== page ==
They had chosen the worst possible time to express their views. Ten years ago, sure, the rebel leader would have been shot between the eyes as he left his palace, by a sniper, and the rebellion would have faltered and collapsed. But such an operation takes time: planting the operative, providing intelligence, planning the strike; the lists could grow extremely extensive in certain cases. A time consuming operation was the last thing wanted by the UNSCA, currently engaged in the largest, most destructive war ever fought. So, four days after the complete annihilation of the colony on Gemini by the Covenant, killing a total of twenty million citizens, the Vegans decided to rebel. The fourth battle group was dispatched to handle the dismantling of the rebellion. This was done in a manner so elegant in its simplicity that only the most brutal of military thinkers could have made the judgment. Vega’s capital was bombed to dust. The eighth marine army group, consisting of ten million men, space based, was deployed thereafter.
To the dismay of the marines, the rebels discovered how to operate the planet’s point defensive guns and successfully repulsed the first attempted invasion. Since then, only small scale raids had been made on the planet, in areas already free of air defense, to extract information, destroy bases. That sort of, 'covert thing.’
Come today, three months after the rebellion’s beginning, and very little has changed. The eighth marine army is still largely holed up in cruisers of the fourth battle group, as they orbit Vega day by day. So explained the briefing officer to Lauren and the assembled crowd of marines.
“We’ve made breakthroughs, don’t get me wrong, but we just can’t take full advantage. The rebels are too well organized.” The officer paused for a moment, then indicated to a large display screen opposite the room. All heads turned to face the coming visual. The single non commissioned officer seated at the briefing looked uninterested. Lauren couldn’t help but notice that a member of the press corps was also present.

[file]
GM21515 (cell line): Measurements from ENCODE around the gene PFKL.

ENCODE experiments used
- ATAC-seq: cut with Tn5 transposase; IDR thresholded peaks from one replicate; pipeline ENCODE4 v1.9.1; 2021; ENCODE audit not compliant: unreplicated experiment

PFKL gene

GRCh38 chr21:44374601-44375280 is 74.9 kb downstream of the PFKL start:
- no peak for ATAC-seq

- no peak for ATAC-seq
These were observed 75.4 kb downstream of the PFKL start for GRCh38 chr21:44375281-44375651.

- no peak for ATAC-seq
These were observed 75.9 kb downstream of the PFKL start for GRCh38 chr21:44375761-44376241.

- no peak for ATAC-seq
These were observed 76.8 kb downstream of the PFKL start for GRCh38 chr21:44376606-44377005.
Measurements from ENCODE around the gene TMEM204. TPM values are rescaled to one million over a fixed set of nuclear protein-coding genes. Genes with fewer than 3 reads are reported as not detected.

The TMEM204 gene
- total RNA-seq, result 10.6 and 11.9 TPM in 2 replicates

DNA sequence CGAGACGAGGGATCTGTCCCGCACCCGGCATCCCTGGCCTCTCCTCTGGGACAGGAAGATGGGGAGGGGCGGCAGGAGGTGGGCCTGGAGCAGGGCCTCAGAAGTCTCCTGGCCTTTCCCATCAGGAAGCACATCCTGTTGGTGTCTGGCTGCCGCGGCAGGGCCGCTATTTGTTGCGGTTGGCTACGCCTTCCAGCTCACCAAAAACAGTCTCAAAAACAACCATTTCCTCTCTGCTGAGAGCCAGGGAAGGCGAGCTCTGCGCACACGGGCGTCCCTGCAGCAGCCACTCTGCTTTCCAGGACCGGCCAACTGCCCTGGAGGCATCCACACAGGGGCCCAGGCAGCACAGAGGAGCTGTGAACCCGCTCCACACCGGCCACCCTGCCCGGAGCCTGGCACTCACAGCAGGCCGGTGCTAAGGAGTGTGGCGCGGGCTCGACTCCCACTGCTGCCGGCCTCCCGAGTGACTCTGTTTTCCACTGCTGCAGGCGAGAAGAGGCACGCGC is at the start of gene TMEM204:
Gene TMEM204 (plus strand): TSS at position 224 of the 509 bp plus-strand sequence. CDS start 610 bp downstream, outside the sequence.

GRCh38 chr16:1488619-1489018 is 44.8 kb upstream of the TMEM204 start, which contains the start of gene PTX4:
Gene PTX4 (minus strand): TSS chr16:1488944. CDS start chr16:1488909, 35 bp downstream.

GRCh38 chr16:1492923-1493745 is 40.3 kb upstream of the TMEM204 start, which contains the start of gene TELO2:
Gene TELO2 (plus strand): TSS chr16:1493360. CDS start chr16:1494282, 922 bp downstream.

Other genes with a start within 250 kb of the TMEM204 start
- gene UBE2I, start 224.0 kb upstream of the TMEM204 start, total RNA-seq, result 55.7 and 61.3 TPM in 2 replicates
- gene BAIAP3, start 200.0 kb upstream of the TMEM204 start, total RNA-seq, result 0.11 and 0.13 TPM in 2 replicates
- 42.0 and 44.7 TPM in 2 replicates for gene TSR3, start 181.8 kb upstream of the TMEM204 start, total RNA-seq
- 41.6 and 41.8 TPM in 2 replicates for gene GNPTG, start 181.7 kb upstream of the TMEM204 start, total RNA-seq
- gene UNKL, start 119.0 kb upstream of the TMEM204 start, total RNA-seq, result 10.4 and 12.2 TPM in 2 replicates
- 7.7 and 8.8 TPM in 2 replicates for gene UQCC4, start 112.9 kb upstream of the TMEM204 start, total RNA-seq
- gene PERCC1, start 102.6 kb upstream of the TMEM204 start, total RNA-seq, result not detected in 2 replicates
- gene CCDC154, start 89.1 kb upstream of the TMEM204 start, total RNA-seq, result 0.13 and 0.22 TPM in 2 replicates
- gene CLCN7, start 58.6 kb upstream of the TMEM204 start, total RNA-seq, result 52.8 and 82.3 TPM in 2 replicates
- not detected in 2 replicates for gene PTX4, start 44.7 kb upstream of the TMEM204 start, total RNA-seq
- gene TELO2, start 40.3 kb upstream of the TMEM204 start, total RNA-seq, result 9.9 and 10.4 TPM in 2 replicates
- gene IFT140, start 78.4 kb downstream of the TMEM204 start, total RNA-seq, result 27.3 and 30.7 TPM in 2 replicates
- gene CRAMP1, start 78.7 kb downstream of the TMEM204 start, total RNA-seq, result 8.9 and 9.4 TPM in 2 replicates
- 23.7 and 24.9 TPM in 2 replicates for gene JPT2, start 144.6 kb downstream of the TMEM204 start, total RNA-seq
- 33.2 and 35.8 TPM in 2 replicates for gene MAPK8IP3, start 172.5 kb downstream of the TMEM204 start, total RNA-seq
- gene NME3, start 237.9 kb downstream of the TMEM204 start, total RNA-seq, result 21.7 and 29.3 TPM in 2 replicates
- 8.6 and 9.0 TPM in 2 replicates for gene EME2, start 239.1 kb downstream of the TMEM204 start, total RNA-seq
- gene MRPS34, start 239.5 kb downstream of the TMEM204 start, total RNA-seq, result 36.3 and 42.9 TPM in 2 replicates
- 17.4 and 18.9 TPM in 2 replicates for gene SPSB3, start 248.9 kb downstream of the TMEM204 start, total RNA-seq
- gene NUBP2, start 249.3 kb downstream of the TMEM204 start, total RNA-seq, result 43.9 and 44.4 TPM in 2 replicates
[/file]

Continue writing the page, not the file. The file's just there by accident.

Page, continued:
“We have continued making raids, and have been pressuring the rebels a little bit each time. On the whole we have come out successful, with much useful information being received. However, we’ve just recently lost one of our dropships.” On the screen, a quick video clip of an 'R’ class pelican dropship was shown; rotated and displaying technical specifications.
“The pelican was downed several kilometers inland, inside the jungle. We don’t know if any of the crew survived. The missile system responsible is still active, we haven’t been able to locate it. This means you’ll be jumping. Knocking out the missile system should be your first priority, once you locate it, so that an evacuation can be arranged. Your secondary objective is to move onto the crash site itself.”
Lauren knew what was coming next. This was a rescue mission. A propaganda piece, most likely. She rose from her seat, and left the room. One of the marines standing at the door put a hand on her shoulder; she brushed him off. It was always the same god dammed thing! Someone goes and screws up; ok, a mistake. But then the politicians take over. The Vegan campaign was a mockery, the army in ruins from numerous defeats, and this mission a joke. She wouldn’t mind it under most circumstances, but then they go and pull this kind of stunt. And what could she do? She’d been picked, and she had to go. It was with that opinion that she was summoned to the bridge, four hours later.
Men in different colored uniforms, of different backgrounds, of different lives. They moved as if liquid, with a single predetermined purpose she could not understand. From her vantage point, placed in a chair, far removed from the routine taking place before her, Lauren’s vision leapt aimlessly from bridge window, to the captain himself. Next to her another man sat, his body closed to the apparent turmoil around him. He seemed deeply focused on the display panel before him. Lauren could make little sense of the vague and perplexing system of lights, but it appeared to be some form of satellite feed.
Lauren turned to the crewman operating the display. “What is that?”
“Hunh?” surprise registered on the man’s face. “Oh, it’s a feed from on of our orbiting satellites, you know, the ones the rebels couldn’t knock out.”
“What about it?”
“Oh- well I’ve been monitoring this section of jungle here,” he pointed to a location flashing in obscure colors, “I’m looking for surface to air missile compounds, but this god dammed jungle keeps getting in the way.”
At some point the captain seemed to remember Lauren’s existence. He turned his attention from the bridge viewscreen and approached Lauren.
He was straightforward. “I hear that you disapproved of the rescue mission?” Lauren rose from her seat, and stepped up onto the raised platform which denoted the captain’s location.
“That’s right, sir.”
The captain’s medals shown from the gleam of a thousand lights, and, to a lesser extent, Vega’s far distant sun. He mouth was wound up into a half frown, his eyes set back in his head from lack of sleep. He spoke with unmatched certainty.
“Well then, you should have no objections to leading the mission.”
Lauren paused. “Sir?”
The captain turned to face out the viewscreen once more. Had she been able to see his face, Lauren could have sworn he was crying.
“Do you know captain Damuis?”
“No, sir.” Lauren had never met the man.